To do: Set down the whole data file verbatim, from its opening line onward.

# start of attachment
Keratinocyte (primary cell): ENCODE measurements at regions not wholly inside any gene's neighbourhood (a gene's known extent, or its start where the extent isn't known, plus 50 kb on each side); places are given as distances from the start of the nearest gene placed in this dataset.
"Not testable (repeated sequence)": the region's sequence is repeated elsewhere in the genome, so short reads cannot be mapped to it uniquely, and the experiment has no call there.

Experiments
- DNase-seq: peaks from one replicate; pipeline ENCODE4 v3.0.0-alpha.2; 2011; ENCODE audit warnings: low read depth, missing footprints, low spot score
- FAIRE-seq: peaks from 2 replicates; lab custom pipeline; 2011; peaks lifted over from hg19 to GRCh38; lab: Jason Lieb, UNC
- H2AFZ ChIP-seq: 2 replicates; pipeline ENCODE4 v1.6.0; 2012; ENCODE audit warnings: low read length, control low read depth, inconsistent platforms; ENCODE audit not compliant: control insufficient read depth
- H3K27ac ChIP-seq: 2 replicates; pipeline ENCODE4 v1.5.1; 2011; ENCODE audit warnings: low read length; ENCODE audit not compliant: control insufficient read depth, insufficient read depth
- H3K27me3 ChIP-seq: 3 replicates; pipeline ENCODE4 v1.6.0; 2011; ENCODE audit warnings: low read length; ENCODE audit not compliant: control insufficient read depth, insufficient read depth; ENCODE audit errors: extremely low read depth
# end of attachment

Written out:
Keratinocyte (primary cell): ENCODE measurements at regions not wholly inside any gene's neighbourhood (a gene's known extent, or its start where the extent isn't known, plus 50 kb on each side); places are given as distances from the start of the nearest gene placed in this dataset.
"Not testable (repeated sequence)": the region's sequence is repeated elsewhere in the genome, so short reads cannot be mapped to it uniquely, and the experiment has no call there.

Experiments
- DNase-seq: peaks from one replicate; pipeline ENCODE4 v3.0.0-alpha.2; 2011; ENCODE audit warnings: low read depth, missing footprints, low spot score
- FAIRE-seq: peaks from 2 replicates; lab custom pipeline; 2011; peaks lifted over from hg19 to GRCh38; lab: Jason Lieb, UNC
- H2AFZ ChIP-seq: 2 replicates; pipeline ENCODE4 v1.6.0; 2012; ENCODE audit warnings: low read length, control low read depth, inconsistent platforms; ENCODE audit not compliant: control insufficient read depth
- H3K27ac ChIP-seq: 2 replicates; pipeline ENCODE4 v1.5.1; 2011; ENCODE audit warnings: low read length; ENCODE audit not compliant: control insufficient read depth, insufficient read depth
- H3K27me3 ChIP-seq: 3 replicates; pipeline ENCODE4 v1.6.0; 2011; ENCODE audit warnings: low read length; ENCODE audit not compliant: control insufficient read depth, insufficient read depth; ENCODE audit errors: extremely low read depth